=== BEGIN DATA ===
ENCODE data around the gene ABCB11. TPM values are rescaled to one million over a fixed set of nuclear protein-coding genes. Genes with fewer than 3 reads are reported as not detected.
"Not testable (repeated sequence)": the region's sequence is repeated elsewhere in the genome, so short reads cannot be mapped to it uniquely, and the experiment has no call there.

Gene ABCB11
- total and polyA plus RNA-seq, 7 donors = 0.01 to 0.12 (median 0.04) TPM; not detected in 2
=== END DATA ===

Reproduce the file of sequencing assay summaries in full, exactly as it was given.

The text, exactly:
ENCODE data around the gene ABCB11. TPM values are rescaled to one million over a fixed set of nuclear protein-coding genes. Genes with fewer than 3 reads are reported as not detected.
"Not testable (repeated sequence)": the region's sequence is repeated elsewhere in the genome, so short reads cannot be mapped to it uniquely, and the experiment has no call there.

Gene ABCB11
- total and polyA plus RNA-seq, 7 donors = 0.01 to 0.12 (median 0.04) TPM; not detected in 2